Measuring influence

Steve Rubel declares dead the idea that blog links as a measure of authority. Steve likes declaring things dead; he’s kind of the grim reaper of measurements. He declared the pageview dead and now it is. This time, Steve’s point is that people do so much more than blog and so he wants to measure across those activities.

His colleague David Brain then takes up the challenge and tries to come up with a new measurement taking into account weighted activity and popularity on blogs, Twitter and company, Facebook, and company, and more.

I’m all for coming up with new things to measure and new ways to measure them – things that start to capture the real value of the social-content sphere.

But I think that Steve gives an example that shows how tough it is to measure influence by the numbers. He points to Dwight Silverman of the Houston Chronicle watching a conversation on Facebook between Steve and Robert Scoble and quoting that in print, thus multiplying their influence even if the source came in a closed and ultimately, for each participant, small medium. And here’s the problem:

It’s not how many people you interact with. It’s who you interact with.

In this case, old media still has higher influence value; Rubel and Scoble influence more because they influence Silverman and Silverman watches them because they’re Rubel and Scoble. Just counting each as a person, a linker, an influencer misses the multiplying factor of standing influence and also, importantly, the qualitative impact of who’s saying what about what.

Of course, one-size-fits-all measurement is in the end meaningless. If you’re trying to influence knitters, Scobel and Rubel are not in the least influential; you want the most influential knitter, whether they click their needles in blogs or Twitter or Facebook or on video or now Pownce or whatever.

And I think there are different kinds of influence: those who start memes and those who recognize memes just as they hit critical mass and those who spread memes (not to mention those who declare them dead).

So this is more difficult to measure than merely adding up links or traffic but ultimately much richer. It has to become qualitative: ‘This person in this area had this impact on this meme (or story or discussion or idea).’

How is that done? I haven’t the faintest. I think it involves visualizing the links among people and overlaying what happens to the ideas they write about. I think we need to measure the impact people have on memes to measure the impact they have on each other. And we need to have some sense of speed and weight. It’s 3-D and, worse, needs to measure speed and time. Good luck.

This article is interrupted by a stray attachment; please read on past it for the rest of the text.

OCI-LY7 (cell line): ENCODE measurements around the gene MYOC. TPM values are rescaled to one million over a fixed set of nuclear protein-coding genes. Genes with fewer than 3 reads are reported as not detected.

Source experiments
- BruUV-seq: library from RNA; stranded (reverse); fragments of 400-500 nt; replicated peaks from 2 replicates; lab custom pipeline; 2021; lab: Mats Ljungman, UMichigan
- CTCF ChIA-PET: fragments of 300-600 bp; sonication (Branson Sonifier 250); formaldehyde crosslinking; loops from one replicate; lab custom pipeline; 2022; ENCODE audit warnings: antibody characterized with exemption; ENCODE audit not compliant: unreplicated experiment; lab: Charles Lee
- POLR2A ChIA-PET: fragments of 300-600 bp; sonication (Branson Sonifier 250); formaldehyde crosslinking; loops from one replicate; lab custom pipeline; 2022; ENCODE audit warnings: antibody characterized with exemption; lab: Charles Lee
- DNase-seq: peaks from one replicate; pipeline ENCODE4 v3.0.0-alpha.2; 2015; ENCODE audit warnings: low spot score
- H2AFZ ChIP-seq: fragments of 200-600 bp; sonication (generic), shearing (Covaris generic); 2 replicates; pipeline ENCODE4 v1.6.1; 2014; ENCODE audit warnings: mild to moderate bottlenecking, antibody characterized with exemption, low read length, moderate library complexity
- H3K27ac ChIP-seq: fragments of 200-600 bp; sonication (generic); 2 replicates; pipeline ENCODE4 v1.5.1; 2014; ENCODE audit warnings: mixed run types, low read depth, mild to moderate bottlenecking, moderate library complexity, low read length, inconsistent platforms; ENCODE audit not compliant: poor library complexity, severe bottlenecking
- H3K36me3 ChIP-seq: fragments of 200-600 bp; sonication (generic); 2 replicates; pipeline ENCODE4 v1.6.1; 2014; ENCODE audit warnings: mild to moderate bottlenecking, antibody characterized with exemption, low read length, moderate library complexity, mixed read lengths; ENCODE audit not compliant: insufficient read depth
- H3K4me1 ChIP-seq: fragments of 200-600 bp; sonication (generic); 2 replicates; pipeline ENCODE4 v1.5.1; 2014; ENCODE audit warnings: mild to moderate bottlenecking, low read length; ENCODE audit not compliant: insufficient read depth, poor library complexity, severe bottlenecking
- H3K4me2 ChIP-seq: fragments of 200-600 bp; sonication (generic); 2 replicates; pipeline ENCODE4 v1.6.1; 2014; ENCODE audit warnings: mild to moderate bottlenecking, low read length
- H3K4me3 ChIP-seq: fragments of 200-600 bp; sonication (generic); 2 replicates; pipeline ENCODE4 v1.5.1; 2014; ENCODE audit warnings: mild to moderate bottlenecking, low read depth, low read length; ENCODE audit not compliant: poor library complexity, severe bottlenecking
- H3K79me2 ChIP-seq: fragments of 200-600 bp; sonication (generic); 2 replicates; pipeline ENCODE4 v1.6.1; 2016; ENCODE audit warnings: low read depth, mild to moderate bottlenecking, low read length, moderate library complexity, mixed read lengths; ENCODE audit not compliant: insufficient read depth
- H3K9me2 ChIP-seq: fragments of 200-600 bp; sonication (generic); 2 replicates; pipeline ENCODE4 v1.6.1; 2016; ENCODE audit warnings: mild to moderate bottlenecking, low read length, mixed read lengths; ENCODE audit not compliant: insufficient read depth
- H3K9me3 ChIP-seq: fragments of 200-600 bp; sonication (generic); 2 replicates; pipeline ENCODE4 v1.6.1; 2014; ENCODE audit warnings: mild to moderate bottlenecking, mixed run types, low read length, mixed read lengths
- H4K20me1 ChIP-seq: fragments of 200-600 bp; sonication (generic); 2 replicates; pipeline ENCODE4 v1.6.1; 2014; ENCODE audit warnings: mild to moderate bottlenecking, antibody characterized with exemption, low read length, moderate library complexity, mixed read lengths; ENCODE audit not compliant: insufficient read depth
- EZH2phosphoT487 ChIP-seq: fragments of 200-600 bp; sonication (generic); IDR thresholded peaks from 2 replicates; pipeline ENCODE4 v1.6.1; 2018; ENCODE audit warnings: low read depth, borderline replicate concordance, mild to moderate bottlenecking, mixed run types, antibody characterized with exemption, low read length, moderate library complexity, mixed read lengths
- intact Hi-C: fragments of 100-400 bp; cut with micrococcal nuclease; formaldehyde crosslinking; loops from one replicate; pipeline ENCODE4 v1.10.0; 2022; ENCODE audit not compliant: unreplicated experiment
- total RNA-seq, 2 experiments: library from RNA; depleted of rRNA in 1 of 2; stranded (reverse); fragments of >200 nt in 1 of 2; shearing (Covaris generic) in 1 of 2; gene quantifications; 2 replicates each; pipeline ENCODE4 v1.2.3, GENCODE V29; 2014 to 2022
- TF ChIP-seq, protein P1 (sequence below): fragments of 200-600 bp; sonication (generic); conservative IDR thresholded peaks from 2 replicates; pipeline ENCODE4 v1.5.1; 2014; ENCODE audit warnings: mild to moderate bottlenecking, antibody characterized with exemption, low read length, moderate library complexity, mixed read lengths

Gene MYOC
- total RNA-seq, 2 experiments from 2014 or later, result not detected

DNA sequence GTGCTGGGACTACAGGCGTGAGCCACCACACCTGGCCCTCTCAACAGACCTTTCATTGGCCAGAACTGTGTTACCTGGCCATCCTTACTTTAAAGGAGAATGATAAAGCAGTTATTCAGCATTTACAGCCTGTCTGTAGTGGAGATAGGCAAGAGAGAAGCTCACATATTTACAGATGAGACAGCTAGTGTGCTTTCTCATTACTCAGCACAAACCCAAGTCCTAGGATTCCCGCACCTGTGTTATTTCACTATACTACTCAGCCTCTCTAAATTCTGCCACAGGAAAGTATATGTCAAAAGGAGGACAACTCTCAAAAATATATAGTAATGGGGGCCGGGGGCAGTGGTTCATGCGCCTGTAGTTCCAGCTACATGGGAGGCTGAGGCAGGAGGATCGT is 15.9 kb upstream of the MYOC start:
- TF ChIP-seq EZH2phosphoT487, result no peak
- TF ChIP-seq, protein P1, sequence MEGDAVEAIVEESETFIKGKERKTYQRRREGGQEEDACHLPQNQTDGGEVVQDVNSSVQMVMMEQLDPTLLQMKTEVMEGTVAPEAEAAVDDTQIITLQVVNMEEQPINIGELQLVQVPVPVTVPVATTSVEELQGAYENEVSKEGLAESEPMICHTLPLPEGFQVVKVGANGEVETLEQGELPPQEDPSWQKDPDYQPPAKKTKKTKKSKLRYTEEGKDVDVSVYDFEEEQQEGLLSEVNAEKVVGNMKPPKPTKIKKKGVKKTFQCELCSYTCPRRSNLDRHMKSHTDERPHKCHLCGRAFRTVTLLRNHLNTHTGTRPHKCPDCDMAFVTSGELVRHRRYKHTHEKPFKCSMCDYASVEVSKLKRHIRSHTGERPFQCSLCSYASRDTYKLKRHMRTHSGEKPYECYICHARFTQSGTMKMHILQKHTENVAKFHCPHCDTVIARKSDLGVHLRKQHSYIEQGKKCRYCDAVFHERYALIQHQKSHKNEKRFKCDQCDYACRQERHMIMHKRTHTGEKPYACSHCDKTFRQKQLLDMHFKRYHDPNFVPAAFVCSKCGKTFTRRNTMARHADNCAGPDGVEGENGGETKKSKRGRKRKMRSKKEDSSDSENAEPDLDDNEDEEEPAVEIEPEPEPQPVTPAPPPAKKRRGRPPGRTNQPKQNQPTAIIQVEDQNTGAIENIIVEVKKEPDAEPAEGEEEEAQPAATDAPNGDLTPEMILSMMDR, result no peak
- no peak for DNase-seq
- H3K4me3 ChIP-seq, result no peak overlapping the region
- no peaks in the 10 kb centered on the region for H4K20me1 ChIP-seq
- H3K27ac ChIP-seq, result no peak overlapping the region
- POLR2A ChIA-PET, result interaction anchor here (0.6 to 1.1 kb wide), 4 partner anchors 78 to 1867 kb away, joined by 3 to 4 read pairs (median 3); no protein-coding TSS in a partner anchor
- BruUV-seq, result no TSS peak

: LATER: And just as I published that, I read a post by Steve Peterson of the Bivings Report about just this: trying to measure influence in a given topic about a given subject. His example is Dell Hell:

However, not all voices are equal in their importance to a company. Concerning this fact, one of issues I’ve grappled with is how to weigh general influence and influence within a specific topic.

For instance, using Dell as an example, most of the A-list bloggers very rarely discuss the company and its products directly. Granted, top blogs like Engadget and Techcrunch should interest Dell since they focus on technology, but what about other blogs like Boing Boing and The Huffington Post?

I use Dell as an example since the company has had to deal with a top blog that doesn’t focus on its arena. Remember Dell Hell?

Although Jeff Jarvis and his BuzzMachine blog are prominent, they focus on media, not technology. Thus, they typically shouldn’t worry Dell, but when Jarvis blogged about his “Dell Hell,” the rules changed. In fact, sometimes when bloggers (especially an A-lister) complain about a company and its products, word can spread fast. Sometimes even the mainstream media picks up on such rants.

Measurement is tough in situations like Dell Hell. Does Dell need to devote resources to scrupulously follow BuzzMachine? No, since Jarvis mainly blogs about media and not computer hardware and software. However, Jarvis was worth Dell’s attention for a while.

This also says that spheres of influence are far from fixed. With the cumulative speed of links, one can spread or influence and idea to new people and people can coalesce around that idea (more than that person).

How can a company determine which bloggers who don’t focus on the company and its field require their attention? Then, when should they start and stop monitoring such blogs?